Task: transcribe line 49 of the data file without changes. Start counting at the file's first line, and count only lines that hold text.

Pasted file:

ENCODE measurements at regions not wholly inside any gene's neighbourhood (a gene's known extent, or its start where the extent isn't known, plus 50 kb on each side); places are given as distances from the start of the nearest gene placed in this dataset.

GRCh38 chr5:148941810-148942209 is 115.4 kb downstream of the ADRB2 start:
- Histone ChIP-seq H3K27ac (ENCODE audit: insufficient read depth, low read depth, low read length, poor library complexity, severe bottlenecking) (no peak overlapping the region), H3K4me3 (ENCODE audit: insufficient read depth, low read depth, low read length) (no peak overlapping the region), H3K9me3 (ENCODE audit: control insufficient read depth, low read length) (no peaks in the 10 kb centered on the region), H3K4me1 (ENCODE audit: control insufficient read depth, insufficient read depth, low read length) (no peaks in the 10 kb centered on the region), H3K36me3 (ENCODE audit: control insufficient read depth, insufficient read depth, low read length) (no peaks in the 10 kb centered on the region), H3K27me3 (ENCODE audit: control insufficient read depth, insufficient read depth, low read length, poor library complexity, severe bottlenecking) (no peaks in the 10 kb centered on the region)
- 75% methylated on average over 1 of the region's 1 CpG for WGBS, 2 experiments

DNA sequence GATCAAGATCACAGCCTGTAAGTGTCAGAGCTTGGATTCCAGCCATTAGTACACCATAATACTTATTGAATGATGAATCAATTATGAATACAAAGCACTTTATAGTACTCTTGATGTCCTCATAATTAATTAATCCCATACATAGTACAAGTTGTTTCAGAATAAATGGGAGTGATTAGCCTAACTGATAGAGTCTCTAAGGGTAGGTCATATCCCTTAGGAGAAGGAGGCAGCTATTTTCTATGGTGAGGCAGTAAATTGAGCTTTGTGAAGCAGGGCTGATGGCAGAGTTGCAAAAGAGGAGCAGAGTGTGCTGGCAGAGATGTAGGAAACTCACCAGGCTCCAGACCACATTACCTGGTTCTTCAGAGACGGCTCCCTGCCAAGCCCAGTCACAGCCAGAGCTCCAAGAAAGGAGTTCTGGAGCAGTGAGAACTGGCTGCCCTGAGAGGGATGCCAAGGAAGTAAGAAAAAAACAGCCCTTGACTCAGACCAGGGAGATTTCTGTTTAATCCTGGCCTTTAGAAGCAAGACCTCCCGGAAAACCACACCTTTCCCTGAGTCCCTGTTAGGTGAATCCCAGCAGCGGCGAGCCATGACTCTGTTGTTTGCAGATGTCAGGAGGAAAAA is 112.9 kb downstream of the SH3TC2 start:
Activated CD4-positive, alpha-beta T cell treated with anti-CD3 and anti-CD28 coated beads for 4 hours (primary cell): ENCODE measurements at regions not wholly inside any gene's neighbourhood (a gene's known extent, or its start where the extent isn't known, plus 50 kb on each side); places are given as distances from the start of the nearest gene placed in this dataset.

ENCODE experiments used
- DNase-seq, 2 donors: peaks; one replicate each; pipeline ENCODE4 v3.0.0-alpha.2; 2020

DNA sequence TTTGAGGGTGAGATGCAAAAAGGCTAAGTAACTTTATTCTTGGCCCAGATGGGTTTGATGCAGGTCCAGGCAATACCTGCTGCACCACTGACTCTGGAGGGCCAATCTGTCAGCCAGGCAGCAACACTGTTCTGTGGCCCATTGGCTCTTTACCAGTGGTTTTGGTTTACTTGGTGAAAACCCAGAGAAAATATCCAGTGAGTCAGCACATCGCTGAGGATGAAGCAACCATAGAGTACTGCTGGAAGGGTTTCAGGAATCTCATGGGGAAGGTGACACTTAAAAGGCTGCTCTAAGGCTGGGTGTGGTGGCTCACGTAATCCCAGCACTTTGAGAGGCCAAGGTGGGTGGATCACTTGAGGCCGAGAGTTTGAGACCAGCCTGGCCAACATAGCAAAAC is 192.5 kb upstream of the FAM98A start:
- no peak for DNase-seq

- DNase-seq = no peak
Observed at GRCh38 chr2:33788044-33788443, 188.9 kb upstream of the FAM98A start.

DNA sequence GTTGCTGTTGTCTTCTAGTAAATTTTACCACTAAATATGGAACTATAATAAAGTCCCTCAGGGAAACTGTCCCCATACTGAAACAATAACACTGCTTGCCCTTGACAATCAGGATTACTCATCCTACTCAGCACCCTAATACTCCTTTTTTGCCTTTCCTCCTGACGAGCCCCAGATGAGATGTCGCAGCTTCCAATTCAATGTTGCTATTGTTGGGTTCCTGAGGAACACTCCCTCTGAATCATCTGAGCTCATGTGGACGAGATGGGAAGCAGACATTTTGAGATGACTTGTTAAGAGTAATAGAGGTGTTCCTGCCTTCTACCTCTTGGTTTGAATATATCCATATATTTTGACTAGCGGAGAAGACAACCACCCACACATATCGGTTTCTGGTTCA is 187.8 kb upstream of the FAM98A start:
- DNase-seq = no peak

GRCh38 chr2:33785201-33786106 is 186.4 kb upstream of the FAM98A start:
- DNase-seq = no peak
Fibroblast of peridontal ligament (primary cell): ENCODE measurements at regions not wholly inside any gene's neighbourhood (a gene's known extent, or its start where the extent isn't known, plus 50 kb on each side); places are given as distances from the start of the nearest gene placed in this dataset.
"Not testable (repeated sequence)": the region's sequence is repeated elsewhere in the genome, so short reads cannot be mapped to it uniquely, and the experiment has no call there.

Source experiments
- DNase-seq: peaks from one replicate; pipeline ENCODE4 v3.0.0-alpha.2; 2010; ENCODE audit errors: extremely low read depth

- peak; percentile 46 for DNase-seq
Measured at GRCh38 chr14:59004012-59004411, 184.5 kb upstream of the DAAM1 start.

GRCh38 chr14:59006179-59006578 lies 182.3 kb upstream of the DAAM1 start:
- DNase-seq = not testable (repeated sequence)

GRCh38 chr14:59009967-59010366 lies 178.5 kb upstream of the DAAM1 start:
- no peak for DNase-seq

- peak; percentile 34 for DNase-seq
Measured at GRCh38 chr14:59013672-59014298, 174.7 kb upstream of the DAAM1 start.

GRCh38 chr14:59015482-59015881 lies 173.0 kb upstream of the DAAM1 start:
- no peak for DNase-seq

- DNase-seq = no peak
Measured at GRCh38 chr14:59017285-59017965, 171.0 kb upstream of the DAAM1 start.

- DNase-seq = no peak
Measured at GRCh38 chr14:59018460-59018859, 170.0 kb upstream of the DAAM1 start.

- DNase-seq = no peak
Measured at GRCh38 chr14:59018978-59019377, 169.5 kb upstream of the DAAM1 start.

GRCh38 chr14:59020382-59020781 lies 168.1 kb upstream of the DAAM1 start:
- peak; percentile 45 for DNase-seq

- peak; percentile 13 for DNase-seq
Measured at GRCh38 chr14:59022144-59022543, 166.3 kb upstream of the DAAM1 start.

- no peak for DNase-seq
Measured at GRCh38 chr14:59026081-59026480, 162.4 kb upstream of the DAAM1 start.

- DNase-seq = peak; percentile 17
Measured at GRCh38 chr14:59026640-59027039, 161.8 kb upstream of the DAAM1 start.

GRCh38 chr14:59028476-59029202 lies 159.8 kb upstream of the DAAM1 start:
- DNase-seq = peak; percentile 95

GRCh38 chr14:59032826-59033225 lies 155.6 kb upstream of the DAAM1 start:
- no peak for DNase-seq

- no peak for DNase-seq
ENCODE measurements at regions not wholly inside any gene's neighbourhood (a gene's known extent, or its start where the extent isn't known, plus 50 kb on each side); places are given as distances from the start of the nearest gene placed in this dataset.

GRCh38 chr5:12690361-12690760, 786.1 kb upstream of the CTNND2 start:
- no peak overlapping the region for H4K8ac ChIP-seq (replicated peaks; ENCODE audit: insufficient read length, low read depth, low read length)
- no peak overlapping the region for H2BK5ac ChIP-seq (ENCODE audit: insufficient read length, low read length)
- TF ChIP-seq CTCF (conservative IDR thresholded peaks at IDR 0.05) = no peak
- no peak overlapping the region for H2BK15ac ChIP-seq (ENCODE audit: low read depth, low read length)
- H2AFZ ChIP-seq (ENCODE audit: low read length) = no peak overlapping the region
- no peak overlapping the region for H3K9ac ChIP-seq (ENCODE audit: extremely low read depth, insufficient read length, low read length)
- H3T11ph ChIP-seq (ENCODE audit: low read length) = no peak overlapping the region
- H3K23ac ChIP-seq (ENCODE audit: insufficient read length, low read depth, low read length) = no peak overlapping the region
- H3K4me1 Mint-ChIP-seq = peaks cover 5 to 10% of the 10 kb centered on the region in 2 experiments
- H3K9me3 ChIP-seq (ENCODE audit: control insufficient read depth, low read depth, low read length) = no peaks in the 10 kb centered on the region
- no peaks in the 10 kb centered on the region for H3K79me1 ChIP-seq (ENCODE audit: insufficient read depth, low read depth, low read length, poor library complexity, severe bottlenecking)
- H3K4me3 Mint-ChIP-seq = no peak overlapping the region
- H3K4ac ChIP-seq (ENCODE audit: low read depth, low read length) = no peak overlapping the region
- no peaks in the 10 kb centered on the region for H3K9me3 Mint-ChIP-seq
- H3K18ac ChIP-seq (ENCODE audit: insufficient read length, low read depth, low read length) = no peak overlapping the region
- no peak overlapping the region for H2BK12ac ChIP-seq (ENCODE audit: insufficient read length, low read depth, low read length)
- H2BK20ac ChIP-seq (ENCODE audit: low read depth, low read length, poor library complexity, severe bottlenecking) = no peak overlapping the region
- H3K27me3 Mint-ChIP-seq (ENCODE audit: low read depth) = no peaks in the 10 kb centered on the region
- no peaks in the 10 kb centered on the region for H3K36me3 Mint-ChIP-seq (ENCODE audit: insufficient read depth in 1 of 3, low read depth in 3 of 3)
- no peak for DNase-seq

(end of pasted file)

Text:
- no peak for DNase-seq